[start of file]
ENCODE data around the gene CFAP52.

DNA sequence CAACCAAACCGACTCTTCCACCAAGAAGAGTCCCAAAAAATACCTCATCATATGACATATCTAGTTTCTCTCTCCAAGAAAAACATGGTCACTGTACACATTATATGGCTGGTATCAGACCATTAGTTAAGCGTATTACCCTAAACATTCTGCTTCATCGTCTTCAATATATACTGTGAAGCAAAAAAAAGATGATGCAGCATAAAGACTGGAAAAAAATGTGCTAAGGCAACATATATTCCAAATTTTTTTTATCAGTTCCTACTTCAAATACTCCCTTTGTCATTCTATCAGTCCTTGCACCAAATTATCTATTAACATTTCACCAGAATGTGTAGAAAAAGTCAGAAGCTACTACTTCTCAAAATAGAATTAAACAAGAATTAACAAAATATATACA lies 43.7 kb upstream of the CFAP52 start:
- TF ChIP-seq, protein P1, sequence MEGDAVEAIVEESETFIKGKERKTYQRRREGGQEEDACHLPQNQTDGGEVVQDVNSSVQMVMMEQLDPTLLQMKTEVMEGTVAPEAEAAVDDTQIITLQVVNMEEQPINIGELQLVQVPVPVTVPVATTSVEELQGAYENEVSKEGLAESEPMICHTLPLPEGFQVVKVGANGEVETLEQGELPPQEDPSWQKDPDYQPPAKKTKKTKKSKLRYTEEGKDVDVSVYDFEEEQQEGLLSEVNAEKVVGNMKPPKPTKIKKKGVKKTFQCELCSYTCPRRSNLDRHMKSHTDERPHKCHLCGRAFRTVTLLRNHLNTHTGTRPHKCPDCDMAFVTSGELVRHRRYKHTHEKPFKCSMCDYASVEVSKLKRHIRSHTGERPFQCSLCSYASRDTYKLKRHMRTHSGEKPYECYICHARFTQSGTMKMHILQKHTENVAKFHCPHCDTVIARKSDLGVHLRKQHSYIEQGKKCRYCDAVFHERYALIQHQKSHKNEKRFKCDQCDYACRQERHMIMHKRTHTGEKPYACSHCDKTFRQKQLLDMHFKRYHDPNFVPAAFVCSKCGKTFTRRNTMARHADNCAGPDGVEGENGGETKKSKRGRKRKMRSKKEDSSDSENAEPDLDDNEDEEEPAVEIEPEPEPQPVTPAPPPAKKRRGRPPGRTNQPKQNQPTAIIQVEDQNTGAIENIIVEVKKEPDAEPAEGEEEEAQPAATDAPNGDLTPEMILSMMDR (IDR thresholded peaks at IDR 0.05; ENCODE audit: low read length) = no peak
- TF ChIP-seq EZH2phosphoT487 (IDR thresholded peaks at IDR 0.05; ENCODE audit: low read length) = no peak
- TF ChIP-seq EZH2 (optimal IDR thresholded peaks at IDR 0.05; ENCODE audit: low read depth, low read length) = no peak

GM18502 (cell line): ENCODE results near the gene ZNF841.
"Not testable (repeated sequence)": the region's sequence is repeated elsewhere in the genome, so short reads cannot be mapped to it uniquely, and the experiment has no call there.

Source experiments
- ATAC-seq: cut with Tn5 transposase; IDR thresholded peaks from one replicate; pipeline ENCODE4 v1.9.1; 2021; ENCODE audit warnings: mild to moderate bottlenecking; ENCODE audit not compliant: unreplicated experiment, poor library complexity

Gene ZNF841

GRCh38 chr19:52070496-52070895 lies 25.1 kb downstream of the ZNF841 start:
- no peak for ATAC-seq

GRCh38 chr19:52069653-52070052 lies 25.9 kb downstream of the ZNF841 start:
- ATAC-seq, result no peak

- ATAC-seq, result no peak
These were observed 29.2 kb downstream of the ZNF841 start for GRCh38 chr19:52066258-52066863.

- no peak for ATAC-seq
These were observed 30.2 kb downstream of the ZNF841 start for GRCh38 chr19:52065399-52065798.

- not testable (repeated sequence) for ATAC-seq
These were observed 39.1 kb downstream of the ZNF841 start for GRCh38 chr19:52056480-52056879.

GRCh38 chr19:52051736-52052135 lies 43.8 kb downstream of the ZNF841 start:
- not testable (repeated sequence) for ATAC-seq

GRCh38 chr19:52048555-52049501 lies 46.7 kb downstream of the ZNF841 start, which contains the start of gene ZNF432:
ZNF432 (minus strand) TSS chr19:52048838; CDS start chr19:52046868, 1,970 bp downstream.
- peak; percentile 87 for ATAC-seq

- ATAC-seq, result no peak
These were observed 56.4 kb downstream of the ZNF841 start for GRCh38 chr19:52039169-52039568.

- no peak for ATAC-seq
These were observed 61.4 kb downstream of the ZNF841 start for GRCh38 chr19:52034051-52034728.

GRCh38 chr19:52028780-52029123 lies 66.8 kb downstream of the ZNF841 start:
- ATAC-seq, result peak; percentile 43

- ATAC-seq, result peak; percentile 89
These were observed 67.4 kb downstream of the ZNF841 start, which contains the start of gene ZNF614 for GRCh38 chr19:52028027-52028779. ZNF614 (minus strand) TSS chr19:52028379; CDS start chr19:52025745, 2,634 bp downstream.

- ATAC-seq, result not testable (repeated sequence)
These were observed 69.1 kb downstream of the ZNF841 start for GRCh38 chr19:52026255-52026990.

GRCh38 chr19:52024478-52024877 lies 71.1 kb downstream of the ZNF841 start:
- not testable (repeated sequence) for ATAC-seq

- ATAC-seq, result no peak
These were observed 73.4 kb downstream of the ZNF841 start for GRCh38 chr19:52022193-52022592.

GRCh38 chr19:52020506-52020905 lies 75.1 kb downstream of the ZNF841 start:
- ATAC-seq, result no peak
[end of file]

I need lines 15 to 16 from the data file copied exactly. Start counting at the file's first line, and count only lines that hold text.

- ATAC-seq, result no peak
These were observed 29.2 kb downstream of the ZNF841 start for GRCh38 chr19:52066258-52066863.